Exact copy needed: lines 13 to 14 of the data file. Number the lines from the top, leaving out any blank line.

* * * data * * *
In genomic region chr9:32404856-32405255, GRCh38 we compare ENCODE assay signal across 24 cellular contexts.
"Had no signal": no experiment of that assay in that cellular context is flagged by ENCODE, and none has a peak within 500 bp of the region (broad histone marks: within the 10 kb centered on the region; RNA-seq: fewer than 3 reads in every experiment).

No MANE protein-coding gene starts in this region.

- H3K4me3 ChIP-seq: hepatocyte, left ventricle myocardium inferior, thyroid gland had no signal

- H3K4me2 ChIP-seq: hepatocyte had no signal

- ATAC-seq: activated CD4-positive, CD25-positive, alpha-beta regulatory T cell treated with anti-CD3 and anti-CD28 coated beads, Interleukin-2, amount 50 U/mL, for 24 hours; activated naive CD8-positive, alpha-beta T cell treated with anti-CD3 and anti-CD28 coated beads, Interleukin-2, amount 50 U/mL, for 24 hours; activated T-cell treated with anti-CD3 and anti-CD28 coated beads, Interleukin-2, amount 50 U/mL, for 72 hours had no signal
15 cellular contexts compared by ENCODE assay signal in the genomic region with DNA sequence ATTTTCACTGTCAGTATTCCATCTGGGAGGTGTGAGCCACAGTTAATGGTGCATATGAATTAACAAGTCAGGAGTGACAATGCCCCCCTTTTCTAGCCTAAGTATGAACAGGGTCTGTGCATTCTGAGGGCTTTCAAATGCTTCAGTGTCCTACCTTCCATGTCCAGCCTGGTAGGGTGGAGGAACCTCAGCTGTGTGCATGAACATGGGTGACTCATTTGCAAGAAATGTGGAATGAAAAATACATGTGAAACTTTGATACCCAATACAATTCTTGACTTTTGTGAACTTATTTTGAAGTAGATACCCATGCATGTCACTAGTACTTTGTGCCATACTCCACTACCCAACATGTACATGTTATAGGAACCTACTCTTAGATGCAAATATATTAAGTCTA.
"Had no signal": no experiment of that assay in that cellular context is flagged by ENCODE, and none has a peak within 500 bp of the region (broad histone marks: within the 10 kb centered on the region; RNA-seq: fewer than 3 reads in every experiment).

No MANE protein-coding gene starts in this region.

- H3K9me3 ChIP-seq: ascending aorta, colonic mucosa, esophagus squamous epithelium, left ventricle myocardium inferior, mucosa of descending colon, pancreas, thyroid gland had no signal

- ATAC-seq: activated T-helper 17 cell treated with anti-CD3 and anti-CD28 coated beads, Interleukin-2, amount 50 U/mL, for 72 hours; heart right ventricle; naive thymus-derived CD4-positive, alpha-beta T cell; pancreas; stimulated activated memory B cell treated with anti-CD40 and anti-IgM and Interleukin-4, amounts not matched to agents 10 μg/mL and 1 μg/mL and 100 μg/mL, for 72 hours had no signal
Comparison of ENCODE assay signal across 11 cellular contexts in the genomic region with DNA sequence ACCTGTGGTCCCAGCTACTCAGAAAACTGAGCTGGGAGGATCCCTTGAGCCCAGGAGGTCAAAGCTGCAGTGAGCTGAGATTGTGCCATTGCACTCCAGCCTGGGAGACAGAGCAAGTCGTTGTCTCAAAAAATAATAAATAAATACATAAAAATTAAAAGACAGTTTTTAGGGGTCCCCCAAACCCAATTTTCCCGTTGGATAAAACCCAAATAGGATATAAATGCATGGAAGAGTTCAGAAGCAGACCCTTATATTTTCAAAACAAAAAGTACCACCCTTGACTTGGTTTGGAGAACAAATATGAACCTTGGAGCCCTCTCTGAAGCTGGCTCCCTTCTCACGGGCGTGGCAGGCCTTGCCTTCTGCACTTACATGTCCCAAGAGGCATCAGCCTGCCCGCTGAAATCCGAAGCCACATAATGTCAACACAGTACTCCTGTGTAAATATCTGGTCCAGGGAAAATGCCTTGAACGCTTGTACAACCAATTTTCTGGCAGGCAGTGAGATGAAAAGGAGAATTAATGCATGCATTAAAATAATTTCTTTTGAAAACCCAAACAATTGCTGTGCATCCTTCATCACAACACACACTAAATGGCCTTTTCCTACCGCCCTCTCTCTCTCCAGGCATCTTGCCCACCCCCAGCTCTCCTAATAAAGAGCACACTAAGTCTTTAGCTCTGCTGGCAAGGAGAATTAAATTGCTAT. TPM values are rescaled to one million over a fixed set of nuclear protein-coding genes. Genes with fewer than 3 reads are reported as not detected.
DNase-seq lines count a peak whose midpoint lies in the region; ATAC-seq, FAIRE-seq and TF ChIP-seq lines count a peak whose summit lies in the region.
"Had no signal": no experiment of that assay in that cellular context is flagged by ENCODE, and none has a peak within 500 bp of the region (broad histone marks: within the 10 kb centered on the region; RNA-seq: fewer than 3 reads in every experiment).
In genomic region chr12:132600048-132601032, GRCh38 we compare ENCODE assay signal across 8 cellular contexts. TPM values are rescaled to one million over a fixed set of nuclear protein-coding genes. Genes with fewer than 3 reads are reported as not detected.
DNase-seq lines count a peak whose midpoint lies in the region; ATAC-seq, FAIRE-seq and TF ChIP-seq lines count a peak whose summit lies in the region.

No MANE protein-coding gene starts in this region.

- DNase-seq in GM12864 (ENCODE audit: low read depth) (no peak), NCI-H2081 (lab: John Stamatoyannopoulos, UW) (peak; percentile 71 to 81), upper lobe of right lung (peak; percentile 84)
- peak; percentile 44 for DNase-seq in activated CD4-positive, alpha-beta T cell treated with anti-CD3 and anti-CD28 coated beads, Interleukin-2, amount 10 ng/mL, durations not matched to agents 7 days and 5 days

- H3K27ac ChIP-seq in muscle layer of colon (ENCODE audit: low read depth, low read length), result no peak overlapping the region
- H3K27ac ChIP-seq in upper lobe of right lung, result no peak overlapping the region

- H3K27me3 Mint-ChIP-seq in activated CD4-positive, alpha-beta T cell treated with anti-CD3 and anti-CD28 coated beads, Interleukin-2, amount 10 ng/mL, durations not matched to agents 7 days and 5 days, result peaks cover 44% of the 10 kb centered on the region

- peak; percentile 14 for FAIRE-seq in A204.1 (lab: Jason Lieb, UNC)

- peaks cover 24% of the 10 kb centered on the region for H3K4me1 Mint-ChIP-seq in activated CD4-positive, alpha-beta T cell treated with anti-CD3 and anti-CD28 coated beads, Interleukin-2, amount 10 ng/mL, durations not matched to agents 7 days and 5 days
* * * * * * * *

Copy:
DNase-seq lines count a peak whose midpoint lies in the region; ATAC-seq, FAIRE-seq and TF ChIP-seq lines count a peak whose summit lies in the region.
"Had no signal": no experiment of that assay in that cellular context is flagged by ENCODE, and none has a peak within 500 bp of the region (broad histone marks: within the 10 kb centered on the region; RNA-seq: fewer than 3 reads in every experiment).